The University of Arizona

Evaluating Existing and Developing New Drought Indices Using Modeled Soil Moisture Time Series | CLIMAS

Evaluating Existing and Developing New Drought Indices Using Modeled Soil Moisture Time Series

Evaluating Existing and Developing New Drought Indices Using Modeled Soil Moisture Time Series

CLIMAS Lead:  

Our initial project study area is focused on the Las Cienegas National Conservation Area in partnership with the Nature Conservancy (TNC) to examine longer-term drought impacts in a multi-use, Bureau of Land Management NCA. We are working with TNC to develop modeled long-term soil moisture estimates to examine with long-term vegetation monitoring data. This will allow us to assess the impacts of precipitation variability and temperature changes on vegetation production and mortality and identify optimal drought monitoring metrics. We are finding that traditional, simple drought indices like the Standardized Precipitation Index capture complex variability in soil moisture reasonably well at shallow depths. This allows us to recommend using an index like the 2-month SPI to anticipate drought impacts to shallow rooted rangeland vegetation. We are also finding that precipitation variability in winter and summer wet seasons can be used to anticipate soil moisture variability at deeper depths many months later and used as a sort of drought forecasting tool.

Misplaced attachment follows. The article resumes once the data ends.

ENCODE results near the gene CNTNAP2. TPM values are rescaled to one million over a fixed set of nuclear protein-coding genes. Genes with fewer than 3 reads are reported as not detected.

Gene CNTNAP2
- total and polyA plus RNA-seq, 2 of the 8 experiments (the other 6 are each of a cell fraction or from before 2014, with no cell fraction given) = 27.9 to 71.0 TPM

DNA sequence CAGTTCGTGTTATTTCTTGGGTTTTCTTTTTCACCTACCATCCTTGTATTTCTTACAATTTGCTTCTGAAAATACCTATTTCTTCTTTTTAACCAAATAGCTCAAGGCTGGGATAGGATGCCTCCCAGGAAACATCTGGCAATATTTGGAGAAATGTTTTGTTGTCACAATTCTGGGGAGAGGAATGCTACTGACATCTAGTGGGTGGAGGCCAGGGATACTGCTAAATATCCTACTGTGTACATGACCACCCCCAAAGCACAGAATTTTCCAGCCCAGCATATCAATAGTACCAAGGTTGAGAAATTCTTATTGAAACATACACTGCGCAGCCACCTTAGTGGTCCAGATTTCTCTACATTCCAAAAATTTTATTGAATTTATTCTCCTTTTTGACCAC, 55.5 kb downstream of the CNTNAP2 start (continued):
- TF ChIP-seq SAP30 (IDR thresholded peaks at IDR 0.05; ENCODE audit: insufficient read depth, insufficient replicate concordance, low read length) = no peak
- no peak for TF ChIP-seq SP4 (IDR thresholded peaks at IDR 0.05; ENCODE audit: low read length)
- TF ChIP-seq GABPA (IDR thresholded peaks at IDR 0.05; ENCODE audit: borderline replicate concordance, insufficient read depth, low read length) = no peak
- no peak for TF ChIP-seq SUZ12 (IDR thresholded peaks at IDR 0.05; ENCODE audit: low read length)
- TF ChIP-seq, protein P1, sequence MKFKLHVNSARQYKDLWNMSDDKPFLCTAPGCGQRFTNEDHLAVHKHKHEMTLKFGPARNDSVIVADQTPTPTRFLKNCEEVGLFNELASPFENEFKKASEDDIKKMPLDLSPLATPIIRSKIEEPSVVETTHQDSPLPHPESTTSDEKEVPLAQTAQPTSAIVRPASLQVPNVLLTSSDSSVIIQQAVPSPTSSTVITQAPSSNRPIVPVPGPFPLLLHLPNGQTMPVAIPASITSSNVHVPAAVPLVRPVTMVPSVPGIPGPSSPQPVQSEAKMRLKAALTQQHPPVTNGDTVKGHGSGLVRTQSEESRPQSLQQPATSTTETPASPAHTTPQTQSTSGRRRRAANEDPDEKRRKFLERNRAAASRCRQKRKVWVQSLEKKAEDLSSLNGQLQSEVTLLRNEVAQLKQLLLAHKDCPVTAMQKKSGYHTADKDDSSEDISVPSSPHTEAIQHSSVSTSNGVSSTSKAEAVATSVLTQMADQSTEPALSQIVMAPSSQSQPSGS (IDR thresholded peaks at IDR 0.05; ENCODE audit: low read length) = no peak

A preliminary accomplishment has been in presenting to U.S. Department of Agriculture—Natural Resources Conservation Service (USDA—NRCS) field personnel and establishing some interest in our idea of using soil moisture modeling to assess drought indices. With continued work and engagement with USDA—NRCS we may be able to convince them this is a good strategy to use across their land management units, allowing them to customize their use of drought monitoring indices. We have been working with the Las Cienegas Watershed group as well and may be able to recommend specific drought indices for their ongoing State of the Watershed monitoring. This will become clearer by next spring if they adopt any of our recommendations.